Environmental Policy Instruments

Subject ENST90017 (2012)

Note: This is an archived Handbook entry from 2012.

Credit Points: 12.50
Level: 9 (Graduate/Postgraduate)
Dates & Locations:

This subject has the following teaching availabilities in 2012:

Semester 2, Parkville - Taught on campus.
Pre-teaching Period Start not applicable
Teaching Period not applicable
Assessment Period End not applicable
Last date to Self-Enrol not applicable
Census Date not applicable
Last date to Withdraw without fail not applicable

Timetable can be viewed here. For information about these dates, click here.
Time Commitment: Contact Hours: 2.5 hours of lectures/seminars per week
Total Time Commitment: Not available
Prerequisites: None
Corequisites: None
Recommended Background Knowledge:

Environmental Economics, Microeconomics

Non Allowed Subjects: None
Core Participation Requirements:

The Melbourne School of Land and Environment (MSLE) welcomes applications from students with disabilities. It is University and School policy to take reasonable steps to make reasonable adjustments so as to enable the student’s participation in the School’s programs. MSLE contributes to the New Generation degrees and offers a broad range of programs across undergraduate and post-graduate levels many of which adopt a multi-disciplinary approach.

Students of the School’s courses must possess intellectual, ethical, and emotional capabilities required to participate in the full curriculum and to achieve the levels of competence required by the School. Candidates must have abilities and skills in observation; motor in relevant areas; communication; in conceptual, integrative, and quantitative dimensions; and in behavioural and social dimensions.

Adjustments can be provided to minimise the impact of a disability, however students need to be able to participate in the program in an independent manner and with regard to their safety and the safety of others.

I. Observation: In some contexts, the student must be able to observe demonstrations and experiments in the basic and applied sciences. More broadly, observation requires reading text, diagrams, maps, drawings and numerical data. The candidate should be able to observe details at a number of scales and record useful observations in discipline dependant contexts.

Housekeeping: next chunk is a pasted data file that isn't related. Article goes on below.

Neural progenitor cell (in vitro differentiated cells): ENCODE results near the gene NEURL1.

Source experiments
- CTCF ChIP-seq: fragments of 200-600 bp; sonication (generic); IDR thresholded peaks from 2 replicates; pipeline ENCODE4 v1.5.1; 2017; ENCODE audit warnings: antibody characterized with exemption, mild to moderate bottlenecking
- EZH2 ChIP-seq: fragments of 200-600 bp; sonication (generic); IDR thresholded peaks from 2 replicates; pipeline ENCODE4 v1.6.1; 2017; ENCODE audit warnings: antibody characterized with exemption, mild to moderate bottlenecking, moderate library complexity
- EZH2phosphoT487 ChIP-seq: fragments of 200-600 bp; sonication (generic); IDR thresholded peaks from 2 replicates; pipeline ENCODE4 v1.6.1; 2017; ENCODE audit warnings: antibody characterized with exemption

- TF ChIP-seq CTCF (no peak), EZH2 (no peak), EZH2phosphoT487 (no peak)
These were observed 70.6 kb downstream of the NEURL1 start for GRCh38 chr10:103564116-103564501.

II. Communication: A candidate should be able to communicate with fellow students, professional and academic staff, members of relevant professions and the public. A candidate must be able to communicate effectively and sensitively. Communication includes not only speech but also reading and writing.

III. Motor: Candidates should have sufficient motor function necessary for participation in the inherent discipline-related activities. The practical work, design work, field work, diagnostic procedures, laboratory tests, require varying motor movement abilities. Off campus investigations may include visits to construction sites, urban, rural and/or remote environments.

IV. Intellectual-Conceptual, Integrative and Quantitative Abilities: These abilities include measurement, calculation, reasoning, analysis, and synthesis. Problem solving, the critical skill demanded of professionals in land and environment industries, requires all of these intellectual abilities. In addition, the candidate should be able to comprehend three-dimensional relationships and to understand the spatial relationships of structures.

V. Behavioural and Social Attributes: A candidate must possess behavioural and social attributes that enable them to participate in a complex learning environment. Students are required to take responsibility for their own participation and learning. They also contribute to the learning of other students in collaborative learning environments, demonstrating interpersonal skills and an understanding of the needs of other students. Assessment may include the outcomes of tasks completed in collaboration with other students.